October is the month that we raise awareness of breast cancer and the importance of early detection and treatment. However, Breast Cancer touches many aspects of a woman’s life, and the effects linger well after the Cancer has been detected treated and hopefully cured. A study conducted by researchers in Copenhagen and published in the online October 27th edition of Journal of Clinical Oncology demonstrated this fact well.
This study looked at nearly 2 million Danish women between 1998 and 2011 who were initially cancer-free. During the study period, they found that 45,000 of the women were diagnosed with breast cancer. The risk of having to check into a hospital for severe depression was 70% higher for breast cancer patients in the first year of the diagnosis as compared to the women who were not diagnosed with breast cancer. Additionally, the breast cancer patients were three times as likely to use antidepressants during the first year after their diagnosis. Perhaps even more troubling is the fact that the depression lingered in many breast cancer patients for as long as eight years after diagnosis.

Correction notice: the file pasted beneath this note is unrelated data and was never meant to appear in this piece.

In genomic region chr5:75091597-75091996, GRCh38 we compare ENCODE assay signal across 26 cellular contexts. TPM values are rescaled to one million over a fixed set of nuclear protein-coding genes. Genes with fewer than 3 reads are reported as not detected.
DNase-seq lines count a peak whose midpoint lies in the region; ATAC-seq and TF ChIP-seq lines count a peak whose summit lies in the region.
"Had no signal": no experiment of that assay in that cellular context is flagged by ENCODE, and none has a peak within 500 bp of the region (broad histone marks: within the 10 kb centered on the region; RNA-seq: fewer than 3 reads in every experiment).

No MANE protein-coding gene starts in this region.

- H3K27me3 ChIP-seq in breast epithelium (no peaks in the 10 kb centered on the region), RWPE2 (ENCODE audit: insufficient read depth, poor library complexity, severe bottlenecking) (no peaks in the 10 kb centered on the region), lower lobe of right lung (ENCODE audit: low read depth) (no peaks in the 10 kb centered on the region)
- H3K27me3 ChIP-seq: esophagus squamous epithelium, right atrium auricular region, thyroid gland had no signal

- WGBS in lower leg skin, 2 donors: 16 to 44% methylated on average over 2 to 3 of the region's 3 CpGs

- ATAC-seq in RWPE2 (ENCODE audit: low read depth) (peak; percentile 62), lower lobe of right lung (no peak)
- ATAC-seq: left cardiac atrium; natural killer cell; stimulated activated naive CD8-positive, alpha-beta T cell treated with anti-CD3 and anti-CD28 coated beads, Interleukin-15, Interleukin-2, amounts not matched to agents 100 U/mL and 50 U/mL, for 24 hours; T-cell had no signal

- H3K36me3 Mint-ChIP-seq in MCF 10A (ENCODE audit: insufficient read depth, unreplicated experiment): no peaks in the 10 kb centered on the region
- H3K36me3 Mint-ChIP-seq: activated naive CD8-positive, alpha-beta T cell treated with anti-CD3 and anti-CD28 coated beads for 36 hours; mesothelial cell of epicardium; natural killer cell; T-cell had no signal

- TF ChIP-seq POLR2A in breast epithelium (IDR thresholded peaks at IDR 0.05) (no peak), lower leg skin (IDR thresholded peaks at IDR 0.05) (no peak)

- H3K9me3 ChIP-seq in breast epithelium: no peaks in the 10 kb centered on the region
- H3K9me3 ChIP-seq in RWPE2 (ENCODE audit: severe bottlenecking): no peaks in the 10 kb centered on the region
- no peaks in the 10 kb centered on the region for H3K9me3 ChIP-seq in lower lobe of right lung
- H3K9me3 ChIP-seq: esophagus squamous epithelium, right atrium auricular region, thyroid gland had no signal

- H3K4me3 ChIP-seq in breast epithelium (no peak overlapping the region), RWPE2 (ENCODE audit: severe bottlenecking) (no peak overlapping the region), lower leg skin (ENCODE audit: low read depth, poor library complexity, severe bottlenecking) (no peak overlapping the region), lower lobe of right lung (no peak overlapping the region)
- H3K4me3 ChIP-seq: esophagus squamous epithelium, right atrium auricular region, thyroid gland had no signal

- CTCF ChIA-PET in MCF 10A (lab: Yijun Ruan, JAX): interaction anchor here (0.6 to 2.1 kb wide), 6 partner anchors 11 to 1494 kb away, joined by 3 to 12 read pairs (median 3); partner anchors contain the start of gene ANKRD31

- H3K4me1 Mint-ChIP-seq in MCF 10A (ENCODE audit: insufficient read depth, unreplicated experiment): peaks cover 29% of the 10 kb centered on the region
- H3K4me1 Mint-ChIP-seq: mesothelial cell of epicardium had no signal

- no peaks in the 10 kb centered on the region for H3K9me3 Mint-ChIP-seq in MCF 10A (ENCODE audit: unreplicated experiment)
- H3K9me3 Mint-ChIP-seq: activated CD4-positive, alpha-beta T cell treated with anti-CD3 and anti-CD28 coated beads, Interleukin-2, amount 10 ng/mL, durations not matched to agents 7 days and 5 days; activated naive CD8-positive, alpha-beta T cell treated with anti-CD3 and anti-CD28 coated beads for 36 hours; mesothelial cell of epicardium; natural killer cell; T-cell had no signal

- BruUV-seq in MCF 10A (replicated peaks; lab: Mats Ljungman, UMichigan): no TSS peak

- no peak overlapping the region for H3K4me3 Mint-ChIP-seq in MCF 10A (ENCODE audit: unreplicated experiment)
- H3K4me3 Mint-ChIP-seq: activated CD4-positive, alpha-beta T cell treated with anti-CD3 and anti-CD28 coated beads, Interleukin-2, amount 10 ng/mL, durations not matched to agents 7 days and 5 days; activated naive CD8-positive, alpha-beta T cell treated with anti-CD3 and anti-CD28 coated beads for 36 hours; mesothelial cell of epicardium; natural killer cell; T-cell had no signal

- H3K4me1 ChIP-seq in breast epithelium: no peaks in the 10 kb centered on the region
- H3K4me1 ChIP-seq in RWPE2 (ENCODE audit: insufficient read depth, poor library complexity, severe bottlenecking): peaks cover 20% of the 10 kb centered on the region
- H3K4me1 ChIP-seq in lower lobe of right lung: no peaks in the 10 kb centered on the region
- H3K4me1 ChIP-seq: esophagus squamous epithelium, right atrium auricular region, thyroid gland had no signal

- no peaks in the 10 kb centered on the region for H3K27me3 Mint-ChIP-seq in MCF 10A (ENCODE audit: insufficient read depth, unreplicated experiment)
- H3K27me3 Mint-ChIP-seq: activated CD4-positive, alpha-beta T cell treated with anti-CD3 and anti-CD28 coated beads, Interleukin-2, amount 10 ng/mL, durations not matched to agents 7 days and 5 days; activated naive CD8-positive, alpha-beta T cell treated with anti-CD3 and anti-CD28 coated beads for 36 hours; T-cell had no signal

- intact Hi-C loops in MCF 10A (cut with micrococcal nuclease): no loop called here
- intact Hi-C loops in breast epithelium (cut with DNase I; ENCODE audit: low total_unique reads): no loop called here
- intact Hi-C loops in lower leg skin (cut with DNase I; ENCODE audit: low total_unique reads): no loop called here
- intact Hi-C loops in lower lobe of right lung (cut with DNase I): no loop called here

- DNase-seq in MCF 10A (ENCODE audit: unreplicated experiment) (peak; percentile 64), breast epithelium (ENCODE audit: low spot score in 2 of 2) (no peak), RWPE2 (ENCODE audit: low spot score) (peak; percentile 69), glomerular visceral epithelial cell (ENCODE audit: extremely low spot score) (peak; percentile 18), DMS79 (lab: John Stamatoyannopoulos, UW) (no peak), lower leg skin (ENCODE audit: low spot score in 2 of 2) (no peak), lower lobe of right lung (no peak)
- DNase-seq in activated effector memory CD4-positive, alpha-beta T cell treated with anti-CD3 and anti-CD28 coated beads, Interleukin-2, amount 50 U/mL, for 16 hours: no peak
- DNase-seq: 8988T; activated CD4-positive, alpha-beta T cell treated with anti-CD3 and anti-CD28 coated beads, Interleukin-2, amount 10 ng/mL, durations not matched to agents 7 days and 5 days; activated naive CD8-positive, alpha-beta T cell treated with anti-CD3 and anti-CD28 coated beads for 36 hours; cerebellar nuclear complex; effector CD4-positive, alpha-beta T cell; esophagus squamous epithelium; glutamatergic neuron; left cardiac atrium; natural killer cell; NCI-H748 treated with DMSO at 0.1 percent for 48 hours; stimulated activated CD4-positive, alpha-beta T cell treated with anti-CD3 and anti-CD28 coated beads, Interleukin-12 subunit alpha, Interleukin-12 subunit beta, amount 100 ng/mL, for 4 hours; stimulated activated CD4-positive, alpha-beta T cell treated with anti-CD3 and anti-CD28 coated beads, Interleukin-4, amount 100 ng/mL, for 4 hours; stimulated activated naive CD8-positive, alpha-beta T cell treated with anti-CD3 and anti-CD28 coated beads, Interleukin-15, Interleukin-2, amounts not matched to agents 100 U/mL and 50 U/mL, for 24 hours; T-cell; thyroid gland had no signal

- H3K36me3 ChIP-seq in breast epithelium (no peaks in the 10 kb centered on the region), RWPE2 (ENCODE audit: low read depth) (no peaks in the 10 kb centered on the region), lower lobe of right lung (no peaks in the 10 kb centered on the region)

While the study did not examine reasons behind the depression, experts suggest that fear of the cancer reoccurring may be the biggest reason behind the depression. Also, the changes that occur during cancer treatment and afterwards can affect many aspects of a person’s life including family life, work and social life.
This study highlights the importance of supporting women before, during and after treatment for breast cancer. In fact, recent guidelines adopted by the American Society for Clinical Oncology and others call for health care workers to to screen all cancer patients for depression and anxiety.